Editor: Gian Paolo Fadini, University of Padova, Medical School, Italy
Received August 10, 2011; Accepted December 1, 2011; Published January 4, 2012
Copyright: ß2012 Ota et al. This is an open-access article distributed under the terms of the Creative Commons Attribution License, which permits unrestricted
use, distribution, and reproduction in any medium, provided the original author and source are credited.
Funding: This work was supported by Grants-in-Aid for Scientific Research from the Ministry of Education, Science, Culture and Sports of Japan (20249041,
21390220, 21790621). The funders had no role in study design, data collection and analysis, decision to publish, or preparation of the manuscript.
Competing Interests: The authors have declared that no competing interests exist.
* E-mail: email@example.com
Advancing age is the most significant risk factor for the
development of cognitive impairment [1,2]; however, what age-
related changes underlie this effect remains uncertain. With
advancing age, men experience a significant decrease in the
circulating level of testosterone. Although studies have shown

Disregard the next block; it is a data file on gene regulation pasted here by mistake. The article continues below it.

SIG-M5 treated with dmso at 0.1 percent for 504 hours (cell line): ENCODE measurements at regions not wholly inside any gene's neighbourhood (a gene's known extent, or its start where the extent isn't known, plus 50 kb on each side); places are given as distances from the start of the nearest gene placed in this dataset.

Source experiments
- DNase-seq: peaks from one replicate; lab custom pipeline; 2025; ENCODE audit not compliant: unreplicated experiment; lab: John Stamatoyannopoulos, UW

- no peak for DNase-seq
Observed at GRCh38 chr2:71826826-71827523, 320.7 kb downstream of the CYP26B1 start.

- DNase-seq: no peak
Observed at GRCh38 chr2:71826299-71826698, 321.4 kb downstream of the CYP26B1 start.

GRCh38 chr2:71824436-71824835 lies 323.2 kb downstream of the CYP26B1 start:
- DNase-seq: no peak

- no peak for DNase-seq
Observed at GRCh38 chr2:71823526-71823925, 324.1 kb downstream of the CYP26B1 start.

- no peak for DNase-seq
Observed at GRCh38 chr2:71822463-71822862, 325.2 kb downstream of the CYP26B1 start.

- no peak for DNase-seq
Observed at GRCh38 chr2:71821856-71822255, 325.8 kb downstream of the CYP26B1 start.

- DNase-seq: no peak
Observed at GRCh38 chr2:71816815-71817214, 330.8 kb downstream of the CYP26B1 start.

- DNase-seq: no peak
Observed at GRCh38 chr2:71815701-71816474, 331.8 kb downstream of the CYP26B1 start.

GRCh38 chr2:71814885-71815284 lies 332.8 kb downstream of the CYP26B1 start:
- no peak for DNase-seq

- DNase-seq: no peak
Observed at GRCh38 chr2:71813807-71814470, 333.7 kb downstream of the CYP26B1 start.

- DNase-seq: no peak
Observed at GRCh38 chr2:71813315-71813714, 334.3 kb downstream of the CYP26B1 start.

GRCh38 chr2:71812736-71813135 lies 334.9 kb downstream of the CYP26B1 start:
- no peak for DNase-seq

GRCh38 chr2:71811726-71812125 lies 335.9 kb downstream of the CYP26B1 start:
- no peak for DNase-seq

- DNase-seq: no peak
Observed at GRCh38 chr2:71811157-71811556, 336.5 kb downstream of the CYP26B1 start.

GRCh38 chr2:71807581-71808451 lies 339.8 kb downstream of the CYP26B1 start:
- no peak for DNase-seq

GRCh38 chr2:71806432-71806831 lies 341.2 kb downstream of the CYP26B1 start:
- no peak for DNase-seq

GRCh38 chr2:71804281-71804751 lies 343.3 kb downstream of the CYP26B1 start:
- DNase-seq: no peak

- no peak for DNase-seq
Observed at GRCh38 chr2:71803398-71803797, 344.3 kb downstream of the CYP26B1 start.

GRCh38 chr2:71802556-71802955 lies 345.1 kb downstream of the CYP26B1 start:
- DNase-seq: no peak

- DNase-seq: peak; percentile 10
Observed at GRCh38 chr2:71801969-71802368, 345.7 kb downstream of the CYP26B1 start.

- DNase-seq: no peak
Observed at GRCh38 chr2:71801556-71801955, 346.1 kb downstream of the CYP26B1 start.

alterations in mood, libido, and cognition resulting from
testosterone deficiency , the full range of consequences of age-
related testosterone loss remains incompletely defined. In a small
clinical study of men recently diagnosed with cognitive impair-
ment, testosterone treatment improved performance on cognitive
tests . In a prospective longitudinal study using subjects from
the Baltimore Longitudinal Study on Aging, men who developed
Alzheimer disease (AD) were observed to exhibit low testosterone
levels 5–10 years prior to the clinical diagnosis of AD . With a
relationship between age-related testosterone decline in men and
increased risk for cognitive impairment reasonably well estab-
lished, a critical issue is how testosterone contributes to the
pathogenesis of cognitive decline with aging. The most likely
hypothesis is through the regulation of accumulation of amyloid ß